The legislation commonly known as Cash for Caulkers is a proposal set forth by the Obama Administration with two simple goals: reduce our impact on the environment and kick-start the economy by providing short-term incentives for energy efficiency improvements to residential buildings.
The $6 billion rebate program, also called the Home Star initiative, encourages consumers to make “investments in energy-efficient appliances, building mechanical systems and insulation and whole-home energy efficiency retrofits,” according to the Home Star Coalition website.
There are two types of incentives in the Cash for Caulkers program:
The Silver Star prescriptive path. Under this first tier of the program, consumers would be eligible for rebates between $1,000 and $1,500 for a variety of home upgrades. Those upgrades include adding insulation to an attic, wall or crawl space, sealing or replacing leaky ducts and replacing water heaters, furnaces, windows, roofing and doors. There would be a maximum rebate of 50 percent of the project costs or $3,000 per home, whichever is less.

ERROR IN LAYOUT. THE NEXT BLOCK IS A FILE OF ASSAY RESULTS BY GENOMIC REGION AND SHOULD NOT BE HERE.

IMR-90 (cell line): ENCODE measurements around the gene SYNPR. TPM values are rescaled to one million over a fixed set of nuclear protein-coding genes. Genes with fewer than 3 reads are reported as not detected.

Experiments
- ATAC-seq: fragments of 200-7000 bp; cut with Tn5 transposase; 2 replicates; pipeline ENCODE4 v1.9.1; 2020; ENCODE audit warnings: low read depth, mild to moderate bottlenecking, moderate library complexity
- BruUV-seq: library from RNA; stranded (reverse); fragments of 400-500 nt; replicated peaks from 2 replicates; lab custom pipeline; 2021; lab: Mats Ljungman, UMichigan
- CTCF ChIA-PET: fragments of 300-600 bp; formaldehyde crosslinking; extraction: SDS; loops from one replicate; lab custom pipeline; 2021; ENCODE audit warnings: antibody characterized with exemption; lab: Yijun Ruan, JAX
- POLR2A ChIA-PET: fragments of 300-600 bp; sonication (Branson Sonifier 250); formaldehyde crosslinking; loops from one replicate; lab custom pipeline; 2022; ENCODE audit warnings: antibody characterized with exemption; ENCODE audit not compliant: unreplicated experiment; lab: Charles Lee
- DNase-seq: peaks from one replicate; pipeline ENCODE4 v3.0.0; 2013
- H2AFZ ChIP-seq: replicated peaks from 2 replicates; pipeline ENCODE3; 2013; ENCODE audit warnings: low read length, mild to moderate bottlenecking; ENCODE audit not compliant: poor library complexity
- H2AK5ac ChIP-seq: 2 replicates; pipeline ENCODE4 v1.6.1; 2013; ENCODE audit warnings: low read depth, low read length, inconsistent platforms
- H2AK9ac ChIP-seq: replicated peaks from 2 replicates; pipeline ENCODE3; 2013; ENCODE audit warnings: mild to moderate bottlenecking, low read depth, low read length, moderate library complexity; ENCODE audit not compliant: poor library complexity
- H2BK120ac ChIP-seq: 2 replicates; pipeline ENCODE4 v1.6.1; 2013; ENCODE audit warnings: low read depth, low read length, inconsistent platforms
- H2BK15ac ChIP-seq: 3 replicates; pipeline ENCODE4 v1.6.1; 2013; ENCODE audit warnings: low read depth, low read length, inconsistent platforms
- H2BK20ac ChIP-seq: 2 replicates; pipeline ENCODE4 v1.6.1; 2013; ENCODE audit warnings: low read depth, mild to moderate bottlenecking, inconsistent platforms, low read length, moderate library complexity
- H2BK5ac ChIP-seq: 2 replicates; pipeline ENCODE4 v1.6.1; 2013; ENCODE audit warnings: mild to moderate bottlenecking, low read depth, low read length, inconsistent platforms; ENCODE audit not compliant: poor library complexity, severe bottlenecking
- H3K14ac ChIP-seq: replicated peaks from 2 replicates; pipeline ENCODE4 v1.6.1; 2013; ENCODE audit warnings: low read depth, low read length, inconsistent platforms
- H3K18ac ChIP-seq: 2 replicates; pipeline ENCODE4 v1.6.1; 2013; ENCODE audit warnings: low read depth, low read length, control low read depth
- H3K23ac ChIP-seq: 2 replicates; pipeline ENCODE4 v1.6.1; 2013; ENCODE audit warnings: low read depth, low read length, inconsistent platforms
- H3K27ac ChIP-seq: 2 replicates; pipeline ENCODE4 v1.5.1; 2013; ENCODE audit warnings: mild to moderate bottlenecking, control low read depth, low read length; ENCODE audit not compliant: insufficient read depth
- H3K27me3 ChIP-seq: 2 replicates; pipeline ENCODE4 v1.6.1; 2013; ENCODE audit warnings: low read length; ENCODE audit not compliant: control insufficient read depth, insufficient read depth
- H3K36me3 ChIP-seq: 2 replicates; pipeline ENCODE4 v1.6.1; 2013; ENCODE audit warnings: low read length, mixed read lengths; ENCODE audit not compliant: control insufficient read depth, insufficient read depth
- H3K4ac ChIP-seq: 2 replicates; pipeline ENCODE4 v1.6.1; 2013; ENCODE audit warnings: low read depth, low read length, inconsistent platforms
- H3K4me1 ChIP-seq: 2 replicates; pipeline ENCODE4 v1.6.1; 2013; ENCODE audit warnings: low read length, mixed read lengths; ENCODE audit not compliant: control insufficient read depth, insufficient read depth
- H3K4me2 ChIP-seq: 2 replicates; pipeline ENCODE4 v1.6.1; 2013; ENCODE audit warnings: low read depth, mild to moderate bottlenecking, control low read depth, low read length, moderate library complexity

The Gold Star performance path. Under the second level, Gold Star, consumers who get home energy audits (from a certified professional with accreditation from the Building Performance Institute, the Residential Energy Services Network or an approved equivalent) and then make changes designed to reduce energy costs by at least 20 percent would be eligible for a $3,000 rebate. Additional rebates would be awarded in the form of $1,000 for each additional five percent reduction in energy costs. The total rebate would not exceed 50 percent of the project’s costs.
On May 6, 2010, the U.S. House of Representatives passed the Cash for Caulkers bill. It now goes to the U.S. Senate for review and possible approval.